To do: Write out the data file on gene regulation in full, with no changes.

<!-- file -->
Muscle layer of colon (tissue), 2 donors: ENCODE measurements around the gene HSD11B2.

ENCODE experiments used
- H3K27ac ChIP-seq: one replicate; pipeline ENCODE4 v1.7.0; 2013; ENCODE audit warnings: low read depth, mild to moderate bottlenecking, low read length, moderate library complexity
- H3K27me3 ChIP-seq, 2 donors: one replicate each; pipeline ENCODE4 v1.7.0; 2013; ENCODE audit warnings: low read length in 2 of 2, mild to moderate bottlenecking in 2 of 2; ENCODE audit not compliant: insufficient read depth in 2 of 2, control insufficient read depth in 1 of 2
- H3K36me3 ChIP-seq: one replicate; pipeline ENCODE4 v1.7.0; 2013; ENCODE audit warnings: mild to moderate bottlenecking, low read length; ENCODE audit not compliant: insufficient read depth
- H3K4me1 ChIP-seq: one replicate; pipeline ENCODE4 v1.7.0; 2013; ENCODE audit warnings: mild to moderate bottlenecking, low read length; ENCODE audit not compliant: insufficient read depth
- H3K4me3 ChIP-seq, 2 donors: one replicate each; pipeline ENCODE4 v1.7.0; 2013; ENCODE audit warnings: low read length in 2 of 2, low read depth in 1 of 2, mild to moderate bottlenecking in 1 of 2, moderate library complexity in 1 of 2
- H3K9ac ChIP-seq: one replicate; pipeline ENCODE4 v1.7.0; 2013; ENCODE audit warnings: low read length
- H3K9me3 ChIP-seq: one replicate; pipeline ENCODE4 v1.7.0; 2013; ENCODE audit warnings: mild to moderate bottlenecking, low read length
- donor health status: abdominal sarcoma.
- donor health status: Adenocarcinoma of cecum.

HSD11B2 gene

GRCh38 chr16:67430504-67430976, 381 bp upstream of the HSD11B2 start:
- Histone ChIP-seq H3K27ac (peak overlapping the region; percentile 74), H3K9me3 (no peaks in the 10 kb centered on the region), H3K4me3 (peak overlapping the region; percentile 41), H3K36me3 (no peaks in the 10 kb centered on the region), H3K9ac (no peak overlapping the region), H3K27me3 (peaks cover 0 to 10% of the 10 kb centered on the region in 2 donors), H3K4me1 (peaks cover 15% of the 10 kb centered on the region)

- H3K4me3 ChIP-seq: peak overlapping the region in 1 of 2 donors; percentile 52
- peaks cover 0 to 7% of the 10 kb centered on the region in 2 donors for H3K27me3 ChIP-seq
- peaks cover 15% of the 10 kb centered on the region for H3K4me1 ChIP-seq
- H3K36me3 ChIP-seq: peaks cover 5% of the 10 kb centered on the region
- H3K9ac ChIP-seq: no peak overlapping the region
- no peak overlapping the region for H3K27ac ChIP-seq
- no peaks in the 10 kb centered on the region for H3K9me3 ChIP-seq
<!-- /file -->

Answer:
Muscle layer of colon (tissue), 2 donors: ENCODE measurements around the gene HSD11B2.

ENCODE experiments used
- H3K27ac ChIP-seq: one replicate; pipeline ENCODE4 v1.7.0; 2013; ENCODE audit warnings: low read depth, mild to moderate bottlenecking, low read length, moderate library complexity
- H3K27me3 ChIP-seq, 2 donors: one replicate each; pipeline ENCODE4 v1.7.0; 2013; ENCODE audit warnings: low read length in 2 of 2, mild to moderate bottlenecking in 2 of 2; ENCODE audit not compliant: insufficient read depth in 2 of 2, control insufficient read depth in 1 of 2
- H3K36me3 ChIP-seq: one replicate; pipeline ENCODE4 v1.7.0; 2013; ENCODE audit warnings: mild to moderate bottlenecking, low read length; ENCODE audit not compliant: insufficient read depth
- H3K4me1 ChIP-seq: one replicate; pipeline ENCODE4 v1.7.0; 2013; ENCODE audit warnings: mild to moderate bottlenecking, low read length; ENCODE audit not compliant: insufficient read depth
- H3K4me3 ChIP-seq, 2 donors: one replicate each; pipeline ENCODE4 v1.7.0; 2013; ENCODE audit warnings: low read length in 2 of 2, low read depth in 1 of 2, mild to moderate bottlenecking in 1 of 2, moderate library complexity in 1 of 2
- H3K9ac ChIP-seq: one replicate; pipeline ENCODE4 v1.7.0; 2013; ENCODE audit warnings: low read length
- H3K9me3 ChIP-seq: one replicate; pipeline ENCODE4 v1.7.0; 2013; ENCODE audit warnings: mild to moderate bottlenecking, low read length
- donor health status: abdominal sarcoma.
- donor health status: Adenocarcinoma of cecum.

HSD11B2 gene

GRCh38 chr16:67430504-67430976, 381 bp upstream of the HSD11B2 start:
- Histone ChIP-seq H3K27ac (peak overlapping the region; percentile 74), H3K9me3 (no peaks in the 10 kb centered on the region), H3K4me3 (peak overlapping the region; percentile 41), H3K36me3 (no peaks in the 10 kb centered on the region), H3K9ac (no peak overlapping the region), H3K27me3 (peaks cover 0 to 10% of the 10 kb centered on the region in 2 donors), H3K4me1 (peaks cover 15% of the 10 kb centered on the region)

- H3K4me3 ChIP-seq: peak overlapping the region in 1 of 2 donors; percentile 52
- peaks cover 0 to 7% of the 10 kb centered on the region in 2 donors for H3K27me3 ChIP-seq
- peaks cover 15% of the 10 kb centered on the region for H3K4me1 ChIP-seq
- H3K36me3 ChIP-seq: peaks cover 5% of the 10 kb centered on the region
- H3K9ac ChIP-seq: no peak overlapping the region
- no peak overlapping the region for H3K27ac ChIP-seq
- no peaks in the 10 kb centered on the region for H3K9me3 ChIP-seq